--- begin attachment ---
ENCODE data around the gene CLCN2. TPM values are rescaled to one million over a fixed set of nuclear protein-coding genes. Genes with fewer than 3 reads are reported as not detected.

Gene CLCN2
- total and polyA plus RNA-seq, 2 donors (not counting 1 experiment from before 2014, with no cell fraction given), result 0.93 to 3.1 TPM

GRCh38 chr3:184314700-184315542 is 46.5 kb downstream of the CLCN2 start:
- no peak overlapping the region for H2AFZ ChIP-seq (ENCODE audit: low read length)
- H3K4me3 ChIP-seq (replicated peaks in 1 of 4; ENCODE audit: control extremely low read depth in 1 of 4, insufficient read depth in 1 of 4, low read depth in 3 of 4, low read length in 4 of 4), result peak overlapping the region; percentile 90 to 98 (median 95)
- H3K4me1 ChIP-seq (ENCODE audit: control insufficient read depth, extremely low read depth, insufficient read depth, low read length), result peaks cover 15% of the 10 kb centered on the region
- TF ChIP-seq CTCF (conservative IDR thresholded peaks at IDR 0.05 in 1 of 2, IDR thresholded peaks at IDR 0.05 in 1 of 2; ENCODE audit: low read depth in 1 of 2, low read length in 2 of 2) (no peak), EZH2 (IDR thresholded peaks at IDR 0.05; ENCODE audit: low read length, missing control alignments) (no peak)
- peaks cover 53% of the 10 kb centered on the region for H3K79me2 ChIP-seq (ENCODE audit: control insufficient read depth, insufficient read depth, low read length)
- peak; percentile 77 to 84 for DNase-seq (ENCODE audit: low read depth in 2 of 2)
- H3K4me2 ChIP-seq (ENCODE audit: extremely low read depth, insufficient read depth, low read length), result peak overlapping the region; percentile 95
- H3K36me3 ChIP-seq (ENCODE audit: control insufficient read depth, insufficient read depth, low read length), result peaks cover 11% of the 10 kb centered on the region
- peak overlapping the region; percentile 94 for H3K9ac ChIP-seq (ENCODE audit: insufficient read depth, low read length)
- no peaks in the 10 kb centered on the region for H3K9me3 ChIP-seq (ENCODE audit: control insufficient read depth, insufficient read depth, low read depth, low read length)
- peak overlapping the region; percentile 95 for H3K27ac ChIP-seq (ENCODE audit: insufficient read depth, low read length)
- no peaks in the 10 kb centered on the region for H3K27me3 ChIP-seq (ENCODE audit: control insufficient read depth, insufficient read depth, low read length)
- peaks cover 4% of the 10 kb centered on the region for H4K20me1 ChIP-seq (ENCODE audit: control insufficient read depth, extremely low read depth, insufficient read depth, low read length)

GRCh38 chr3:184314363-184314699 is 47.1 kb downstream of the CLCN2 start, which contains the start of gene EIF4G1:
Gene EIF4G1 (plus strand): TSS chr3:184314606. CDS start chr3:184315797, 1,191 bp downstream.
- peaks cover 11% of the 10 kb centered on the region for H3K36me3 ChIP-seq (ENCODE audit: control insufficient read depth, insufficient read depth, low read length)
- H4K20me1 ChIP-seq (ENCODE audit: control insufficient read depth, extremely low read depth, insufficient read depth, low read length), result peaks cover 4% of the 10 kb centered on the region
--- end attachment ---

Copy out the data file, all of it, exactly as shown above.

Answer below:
ENCODE data around the gene CLCN2. TPM values are rescaled to one million over a fixed set of nuclear protein-coding genes. Genes with fewer than 3 reads are reported as not detected.

Gene CLCN2
- total and polyA plus RNA-seq, 2 donors (not counting 1 experiment from before 2014, with no cell fraction given), result 0.93 to 3.1 TPM

GRCh38 chr3:184314700-184315542 is 46.5 kb downstream of the CLCN2 start:
- no peak overlapping the region for H2AFZ ChIP-seq (ENCODE audit: low read length)
- H3K4me3 ChIP-seq (replicated peaks in 1 of 4; ENCODE audit: control extremely low read depth in 1 of 4, insufficient read depth in 1 of 4, low read depth in 3 of 4, low read length in 4 of 4), result peak overlapping the region; percentile 90 to 98 (median 95)
- H3K4me1 ChIP-seq (ENCODE audit: control insufficient read depth, extremely low read depth, insufficient read depth, low read length), result peaks cover 15% of the 10 kb centered on the region
- TF ChIP-seq CTCF (conservative IDR thresholded peaks at IDR 0.05 in 1 of 2, IDR thresholded peaks at IDR 0.05 in 1 of 2; ENCODE audit: low read depth in 1 of 2, low read length in 2 of 2) (no peak), EZH2 (IDR thresholded peaks at IDR 0.05; ENCODE audit: low read length, missing control alignments) (no peak)
- peaks cover 53% of the 10 kb centered on the region for H3K79me2 ChIP-seq (ENCODE audit: control insufficient read depth, insufficient read depth, low read length)
- peak; percentile 77 to 84 for DNase-seq (ENCODE audit: low read depth in 2 of 2)
- H3K4me2 ChIP-seq (ENCODE audit: extremely low read depth, insufficient read depth, low read length), result peak overlapping the region; percentile 95
- H3K36me3 ChIP-seq (ENCODE audit: control insufficient read depth, insufficient read depth, low read length), result peaks cover 11% of the 10 kb centered on the region
- peak overlapping the region; percentile 94 for H3K9ac ChIP-seq (ENCODE audit: insufficient read depth, low read length)
- no peaks in the 10 kb centered on the region for H3K9me3 ChIP-seq (ENCODE audit: control insufficient read depth, insufficient read depth, low read depth, low read length)
- peak overlapping the region; percentile 95 for H3K27ac ChIP-seq (ENCODE audit: insufficient read depth, low read length)
- no peaks in the 10 kb centered on the region for H3K27me3 ChIP-seq (ENCODE audit: control insufficient read depth, insufficient read depth, low read length)
- peaks cover 4% of the 10 kb centered on the region for H4K20me1 ChIP-seq (ENCODE audit: control insufficient read depth, extremely low read depth, insufficient read depth, low read length)

GRCh38 chr3:184314363-184314699 is 47.1 kb downstream of the CLCN2 start, which contains the start of gene EIF4G1:
Gene EIF4G1 (plus strand): TSS chr3:184314606. CDS start chr3:184315797, 1,191 bp downstream.
- peaks cover 11% of the 10 kb centered on the region for H3K36me3 ChIP-seq (ENCODE audit: control insufficient read depth, insufficient read depth, low read length)
- H4K20me1 ChIP-seq (ENCODE audit: control insufficient read depth, extremely low read depth, insufficient read depth, low read length), result peaks cover 4% of the 10 kb centered on the region